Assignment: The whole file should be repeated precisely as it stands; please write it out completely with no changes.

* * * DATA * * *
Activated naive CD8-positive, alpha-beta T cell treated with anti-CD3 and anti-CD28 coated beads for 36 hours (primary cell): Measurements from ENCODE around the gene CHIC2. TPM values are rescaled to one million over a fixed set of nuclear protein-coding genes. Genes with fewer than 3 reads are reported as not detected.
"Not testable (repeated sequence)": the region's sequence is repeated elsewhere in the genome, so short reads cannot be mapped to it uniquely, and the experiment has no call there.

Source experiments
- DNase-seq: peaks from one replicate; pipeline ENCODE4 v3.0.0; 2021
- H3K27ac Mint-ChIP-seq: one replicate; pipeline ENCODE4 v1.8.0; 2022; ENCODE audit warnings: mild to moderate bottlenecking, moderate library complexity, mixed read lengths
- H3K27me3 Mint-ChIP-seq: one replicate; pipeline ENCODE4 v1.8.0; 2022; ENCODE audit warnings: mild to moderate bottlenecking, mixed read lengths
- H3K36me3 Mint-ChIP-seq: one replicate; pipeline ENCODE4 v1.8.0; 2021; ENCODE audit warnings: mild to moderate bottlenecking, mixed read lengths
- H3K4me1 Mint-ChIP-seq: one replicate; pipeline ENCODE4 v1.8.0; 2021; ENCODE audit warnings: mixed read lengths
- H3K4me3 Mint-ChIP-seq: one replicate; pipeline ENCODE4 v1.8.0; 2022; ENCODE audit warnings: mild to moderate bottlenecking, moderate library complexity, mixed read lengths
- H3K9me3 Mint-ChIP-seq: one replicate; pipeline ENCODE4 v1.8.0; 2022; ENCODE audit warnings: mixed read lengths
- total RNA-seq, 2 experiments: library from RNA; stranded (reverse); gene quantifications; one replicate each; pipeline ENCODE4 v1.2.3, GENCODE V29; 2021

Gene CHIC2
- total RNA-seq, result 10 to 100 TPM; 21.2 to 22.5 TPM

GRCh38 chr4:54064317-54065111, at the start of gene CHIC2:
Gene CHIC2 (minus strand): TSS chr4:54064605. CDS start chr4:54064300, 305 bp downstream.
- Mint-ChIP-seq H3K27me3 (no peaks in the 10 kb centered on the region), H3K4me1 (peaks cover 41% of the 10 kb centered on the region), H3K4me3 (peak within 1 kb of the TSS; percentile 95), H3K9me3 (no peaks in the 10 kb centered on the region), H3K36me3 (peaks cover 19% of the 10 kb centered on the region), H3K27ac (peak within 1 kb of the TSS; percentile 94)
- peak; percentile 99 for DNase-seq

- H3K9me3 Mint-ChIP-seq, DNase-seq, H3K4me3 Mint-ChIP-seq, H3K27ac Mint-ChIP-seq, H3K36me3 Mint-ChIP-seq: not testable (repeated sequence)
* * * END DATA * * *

Activated naive CD8-positive, alpha-beta T cell treated with anti-CD3 and anti-CD28 coated beads for 36 hours (primary cell): Measurements from ENCODE around the gene CHIC2. TPM values are rescaled to one million over a fixed set of nuclear protein-coding genes. Genes with fewer than 3 reads are reported as not detected.
"Not testable (repeated sequence)": the region's sequence is repeated elsewhere in the genome, so short reads cannot be mapped to it uniquely, and the experiment has no call there.

Source experiments
- DNase-seq: peaks from one replicate; pipeline ENCODE4 v3.0.0; 2021
- H3K27ac Mint-ChIP-seq: one replicate; pipeline ENCODE4 v1.8.0; 2022; ENCODE audit warnings: mild to moderate bottlenecking, moderate library complexity, mixed read lengths
- H3K27me3 Mint-ChIP-seq: one replicate; pipeline ENCODE4 v1.8.0; 2022; ENCODE audit warnings: mild to moderate bottlenecking, mixed read lengths
- H3K36me3 Mint-ChIP-seq: one replicate; pipeline ENCODE4 v1.8.0; 2021; ENCODE audit warnings: mild to moderate bottlenecking, mixed read lengths
- H3K4me1 Mint-ChIP-seq: one replicate; pipeline ENCODE4 v1.8.0; 2021; ENCODE audit warnings: mixed read lengths
- H3K4me3 Mint-ChIP-seq: one replicate; pipeline ENCODE4 v1.8.0; 2022; ENCODE audit warnings: mild to moderate bottlenecking, moderate library complexity, mixed read lengths
- H3K9me3 Mint-ChIP-seq: one replicate; pipeline ENCODE4 v1.8.0; 2022; ENCODE audit warnings: mixed read lengths
- total RNA-seq, 2 experiments: library from RNA; stranded (reverse); gene quantifications; one replicate each; pipeline ENCODE4 v1.2.3, GENCODE V29; 2021

Gene CHIC2
- total RNA-seq, result 10 to 100 TPM; 21.2 to 22.5 TPM

GRCh38 chr4:54064317-54065111, at the start of gene CHIC2:
Gene CHIC2 (minus strand): TSS chr4:54064605. CDS start chr4:54064300, 305 bp downstream.
- Mint-ChIP-seq H3K27me3 (no peaks in the 10 kb centered on the region), H3K4me1 (peaks cover 41% of the 10 kb centered on the region), H3K4me3 (peak within 1 kb of the TSS; percentile 95), H3K9me3 (no peaks in the 10 kb centered on the region), H3K36me3 (peaks cover 19% of the 10 kb centered on the region), H3K27ac (peak within 1 kb of the TSS; percentile 94)
- peak; percentile 99 for DNase-seq

- H3K9me3 Mint-ChIP-seq, DNase-seq, H3K4me3 Mint-ChIP-seq, H3K27ac Mint-ChIP-seq, H3K36me3 Mint-ChIP-seq: not testable (repeated sequence)